Is Defaulting On Your Mortgage – A Strategic Default – Right For You
Q: In a column earlier this month, you were asked a question about a consumer who paid $170,000 for her home. She owed $164,000 on a home bought in 2008 and had a $7,000 second mortgage.
Since the decline of the real estate market, her home is only worth about $159,900. She got engaged and wanted to sell and would need to take a loss of $11,000.
I take exception to your suggestion that she just stop making mortgage payments and let the lender foreclose on the home. This is a matter of morality and not finance.
The borrower signed a contract to make the payments and nowhere in the contract did it say that the borrower would be released from the contract if she was to become engaged, or found that she no longer liked the house, or if she chose to move to another location, etc.**
I don’t work in this industry, but it just drives me up the wall when people want to buy a home and ask a lender for the money and then when they no longer want to live in the home or they become “engaged,” they can just solve all their problems by walking away.
If this person stops making mortgage payments, I hope they are sued by the lender. We need to return to morals in this country that honor our contracts and stop blaming others for our mistakes.
A: Your point is well taken. The advice given to that homeowner was not given lightly. Each homeowner must make his or her own choices when it comes to honoring a contract.
But we disagree that morality is the sole reason the person should remain bound to a contract with a mortgage lender.
Every mortgage contract contemplates a breach of contract and the lender has certain rights and remedies under that contract.
If the borrower defaults on the contract, the borrower’s “punishment” might be to suffer the consequences of a drop in her credit score and damage to her credit history. In addition to that, the borrower will have lost any equity (or investment) she might have made into the home.
And finally, the lender might be entitled to sue the borrower for the difference between the amount the lender is able to get from the sale of the home through foreclosure and the amount owed on the debt (a deficiency judgment).
The borrower did not marry the lender or take an oath to uphold the mortgage contract. This was strictly a business deal between two parties.
Several years ago, there was a story in the news about a couple on the west coast that decided to walk away from their home solely because they no longer wanted to make the payments on the mortgage. They could afford the payments and had no hardship to speak of but decided to walk away from the house payment.
In that case, the lender could not sue the borrower but got the property for what it was worth. At the time, we thought that these borrowers should honor the contract and should not walk away.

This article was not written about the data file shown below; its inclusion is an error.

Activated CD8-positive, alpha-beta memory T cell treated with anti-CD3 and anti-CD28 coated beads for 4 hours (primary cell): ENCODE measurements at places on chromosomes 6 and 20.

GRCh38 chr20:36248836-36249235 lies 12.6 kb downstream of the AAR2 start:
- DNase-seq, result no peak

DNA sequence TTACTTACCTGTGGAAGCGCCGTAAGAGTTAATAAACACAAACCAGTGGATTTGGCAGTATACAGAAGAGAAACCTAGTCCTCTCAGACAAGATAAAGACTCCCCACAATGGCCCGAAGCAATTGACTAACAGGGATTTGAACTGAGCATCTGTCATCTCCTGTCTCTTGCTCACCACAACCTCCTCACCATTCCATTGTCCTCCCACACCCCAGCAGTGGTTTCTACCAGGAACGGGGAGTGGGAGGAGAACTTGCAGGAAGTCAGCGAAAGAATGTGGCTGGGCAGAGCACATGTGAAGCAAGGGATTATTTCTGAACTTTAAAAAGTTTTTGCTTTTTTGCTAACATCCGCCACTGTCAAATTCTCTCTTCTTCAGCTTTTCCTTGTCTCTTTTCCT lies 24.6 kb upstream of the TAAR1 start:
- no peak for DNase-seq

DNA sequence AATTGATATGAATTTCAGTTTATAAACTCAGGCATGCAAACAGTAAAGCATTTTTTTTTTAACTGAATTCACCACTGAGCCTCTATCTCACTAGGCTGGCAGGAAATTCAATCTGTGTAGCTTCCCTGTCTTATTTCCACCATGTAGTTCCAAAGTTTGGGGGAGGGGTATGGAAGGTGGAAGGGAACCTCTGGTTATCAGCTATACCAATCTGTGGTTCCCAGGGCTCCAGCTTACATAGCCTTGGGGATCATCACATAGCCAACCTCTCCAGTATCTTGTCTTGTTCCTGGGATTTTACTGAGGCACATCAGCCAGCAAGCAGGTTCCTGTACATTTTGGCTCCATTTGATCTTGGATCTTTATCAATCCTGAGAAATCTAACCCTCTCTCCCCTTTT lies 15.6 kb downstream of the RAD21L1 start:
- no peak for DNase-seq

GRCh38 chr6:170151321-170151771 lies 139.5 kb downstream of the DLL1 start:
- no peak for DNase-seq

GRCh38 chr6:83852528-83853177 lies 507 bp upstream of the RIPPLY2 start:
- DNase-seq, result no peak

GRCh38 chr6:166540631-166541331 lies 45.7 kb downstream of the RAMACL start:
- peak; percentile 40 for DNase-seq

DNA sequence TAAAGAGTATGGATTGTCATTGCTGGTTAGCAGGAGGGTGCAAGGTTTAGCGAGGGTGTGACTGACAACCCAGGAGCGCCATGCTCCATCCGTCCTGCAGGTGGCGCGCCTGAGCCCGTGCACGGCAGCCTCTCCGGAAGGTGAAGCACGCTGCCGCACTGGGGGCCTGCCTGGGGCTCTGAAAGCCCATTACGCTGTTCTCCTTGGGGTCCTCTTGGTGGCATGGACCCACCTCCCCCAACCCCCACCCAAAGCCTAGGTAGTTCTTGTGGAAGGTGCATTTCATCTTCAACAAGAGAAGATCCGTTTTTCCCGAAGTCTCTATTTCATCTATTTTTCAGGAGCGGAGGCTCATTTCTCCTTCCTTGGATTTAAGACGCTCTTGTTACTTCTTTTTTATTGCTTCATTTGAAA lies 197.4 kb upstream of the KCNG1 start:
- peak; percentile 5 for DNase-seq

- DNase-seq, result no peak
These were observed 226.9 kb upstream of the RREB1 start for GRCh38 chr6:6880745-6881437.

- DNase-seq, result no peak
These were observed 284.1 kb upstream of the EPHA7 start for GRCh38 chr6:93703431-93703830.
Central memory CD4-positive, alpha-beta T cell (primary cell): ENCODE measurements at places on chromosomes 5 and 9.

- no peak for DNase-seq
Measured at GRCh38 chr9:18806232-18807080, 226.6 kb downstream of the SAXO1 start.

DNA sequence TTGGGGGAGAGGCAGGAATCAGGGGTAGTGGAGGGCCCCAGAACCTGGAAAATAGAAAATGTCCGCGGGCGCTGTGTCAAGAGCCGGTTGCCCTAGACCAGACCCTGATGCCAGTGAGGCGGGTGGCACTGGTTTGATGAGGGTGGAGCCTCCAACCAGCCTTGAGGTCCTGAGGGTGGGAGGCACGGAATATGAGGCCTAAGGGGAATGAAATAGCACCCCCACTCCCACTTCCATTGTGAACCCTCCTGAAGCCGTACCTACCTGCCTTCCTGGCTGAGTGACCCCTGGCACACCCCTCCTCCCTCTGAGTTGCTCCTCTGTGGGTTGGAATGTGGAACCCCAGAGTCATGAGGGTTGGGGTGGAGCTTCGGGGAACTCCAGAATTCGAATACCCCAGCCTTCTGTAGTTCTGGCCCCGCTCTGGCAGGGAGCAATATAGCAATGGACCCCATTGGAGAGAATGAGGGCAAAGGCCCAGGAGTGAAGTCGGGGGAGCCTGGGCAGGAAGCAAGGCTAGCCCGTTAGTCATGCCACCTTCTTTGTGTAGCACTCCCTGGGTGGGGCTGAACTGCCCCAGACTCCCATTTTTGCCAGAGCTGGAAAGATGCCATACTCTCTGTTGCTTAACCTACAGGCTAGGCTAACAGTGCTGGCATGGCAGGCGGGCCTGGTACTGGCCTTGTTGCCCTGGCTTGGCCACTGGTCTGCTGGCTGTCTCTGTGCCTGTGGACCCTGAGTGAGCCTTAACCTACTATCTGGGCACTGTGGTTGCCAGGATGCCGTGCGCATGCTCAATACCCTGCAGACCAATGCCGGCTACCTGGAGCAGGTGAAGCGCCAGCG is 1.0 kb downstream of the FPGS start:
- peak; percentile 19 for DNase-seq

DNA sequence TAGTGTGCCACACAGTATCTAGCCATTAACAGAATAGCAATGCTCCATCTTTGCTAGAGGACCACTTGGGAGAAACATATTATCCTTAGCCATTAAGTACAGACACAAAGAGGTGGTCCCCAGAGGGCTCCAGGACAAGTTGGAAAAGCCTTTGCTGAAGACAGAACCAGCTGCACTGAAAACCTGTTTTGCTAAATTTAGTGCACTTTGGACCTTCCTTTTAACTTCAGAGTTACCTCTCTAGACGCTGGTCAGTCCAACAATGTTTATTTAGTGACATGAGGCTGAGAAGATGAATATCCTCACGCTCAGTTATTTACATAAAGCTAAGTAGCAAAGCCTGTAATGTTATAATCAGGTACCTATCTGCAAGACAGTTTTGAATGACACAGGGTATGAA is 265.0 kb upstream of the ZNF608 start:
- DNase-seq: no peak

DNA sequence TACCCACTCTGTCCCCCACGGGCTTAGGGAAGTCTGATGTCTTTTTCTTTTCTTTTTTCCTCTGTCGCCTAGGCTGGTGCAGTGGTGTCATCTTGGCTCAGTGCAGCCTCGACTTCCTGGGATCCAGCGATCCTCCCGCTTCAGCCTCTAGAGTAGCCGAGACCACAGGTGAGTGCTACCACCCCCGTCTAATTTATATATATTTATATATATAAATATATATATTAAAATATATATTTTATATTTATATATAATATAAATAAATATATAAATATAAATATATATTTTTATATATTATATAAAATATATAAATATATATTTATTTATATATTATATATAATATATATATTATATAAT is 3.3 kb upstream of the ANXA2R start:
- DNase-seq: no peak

However, over the last several years, the mortgage and real estate industries have moved in a very different direction.
Many lenders proved willing to make loans to anybody as long as they had a pulse. Loans were given on the basis of whether those loans could be sold off onto investors and no substantial regard was given to the traditional home loan underwriting criteria.
Real estate values were skyrocketing and yet the major ratings agencies’ models did not contemplate or project anything other than a scenario where property values would continue to rise.
And, Wall Street firms sold these securitized investments around the world based on a false premise that these loans were good and that the work behind them was sound. Did any of these bank, lenders or investment companies consider the moral implications of granting loans to people who couldn’t afford them?
Nope. It was strictly business. This has persuaded us to look at mortgages solely as a contract without looking at it from a moral point of view. The decision to default because it is better for the borrower’s financial sheet is has been termed a “strategic default,” and homeowners whose homes are worth way less than the mortgage balance are choosing to default in droves.
Years ago, individuals filing for personal bankruptcy faced a severe moral stigma. Slowly, the moral stigma associated with filing for bankruptcy has faded and in the coming years, we believe the moral stigma associated with defaulting on a mortgage contract will fade as well. And as this stigma has faded, more homeowners are electing to default on their mortgages and move forward with a strategic default. Some, when they do default, simply mail their keys back to their lenders in a form of jingle mail.